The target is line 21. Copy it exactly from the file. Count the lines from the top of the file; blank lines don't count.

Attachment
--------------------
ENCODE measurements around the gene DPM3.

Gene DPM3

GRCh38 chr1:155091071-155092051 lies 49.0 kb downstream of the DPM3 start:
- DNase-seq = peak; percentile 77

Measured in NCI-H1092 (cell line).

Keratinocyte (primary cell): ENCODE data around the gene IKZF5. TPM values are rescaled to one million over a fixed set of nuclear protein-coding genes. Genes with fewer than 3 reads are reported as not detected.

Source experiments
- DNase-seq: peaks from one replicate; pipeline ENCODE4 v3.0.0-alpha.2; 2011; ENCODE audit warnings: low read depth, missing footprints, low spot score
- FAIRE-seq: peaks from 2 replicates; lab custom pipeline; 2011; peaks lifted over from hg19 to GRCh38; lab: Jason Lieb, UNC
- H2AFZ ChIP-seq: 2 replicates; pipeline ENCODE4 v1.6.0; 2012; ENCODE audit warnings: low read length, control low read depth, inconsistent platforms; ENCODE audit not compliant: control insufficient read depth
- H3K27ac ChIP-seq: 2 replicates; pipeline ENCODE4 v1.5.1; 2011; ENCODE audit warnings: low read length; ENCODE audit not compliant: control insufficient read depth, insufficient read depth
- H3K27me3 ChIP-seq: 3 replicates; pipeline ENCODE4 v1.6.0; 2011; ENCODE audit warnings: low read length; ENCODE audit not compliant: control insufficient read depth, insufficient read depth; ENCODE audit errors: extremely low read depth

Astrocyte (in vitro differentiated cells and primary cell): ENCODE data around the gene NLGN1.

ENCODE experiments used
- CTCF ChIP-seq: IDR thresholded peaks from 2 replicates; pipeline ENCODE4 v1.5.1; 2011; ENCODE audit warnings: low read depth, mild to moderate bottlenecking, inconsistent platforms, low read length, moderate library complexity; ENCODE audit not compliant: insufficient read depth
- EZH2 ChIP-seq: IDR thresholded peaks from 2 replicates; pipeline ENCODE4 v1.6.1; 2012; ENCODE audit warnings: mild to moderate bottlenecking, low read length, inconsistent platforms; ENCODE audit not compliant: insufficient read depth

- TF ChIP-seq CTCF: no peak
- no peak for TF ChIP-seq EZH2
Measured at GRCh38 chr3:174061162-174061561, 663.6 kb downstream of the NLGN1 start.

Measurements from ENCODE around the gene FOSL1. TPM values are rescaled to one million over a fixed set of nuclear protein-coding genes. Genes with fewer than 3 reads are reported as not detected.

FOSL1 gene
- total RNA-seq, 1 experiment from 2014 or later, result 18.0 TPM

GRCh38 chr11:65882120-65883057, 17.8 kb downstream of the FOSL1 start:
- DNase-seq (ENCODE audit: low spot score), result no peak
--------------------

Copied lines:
FOSL1 gene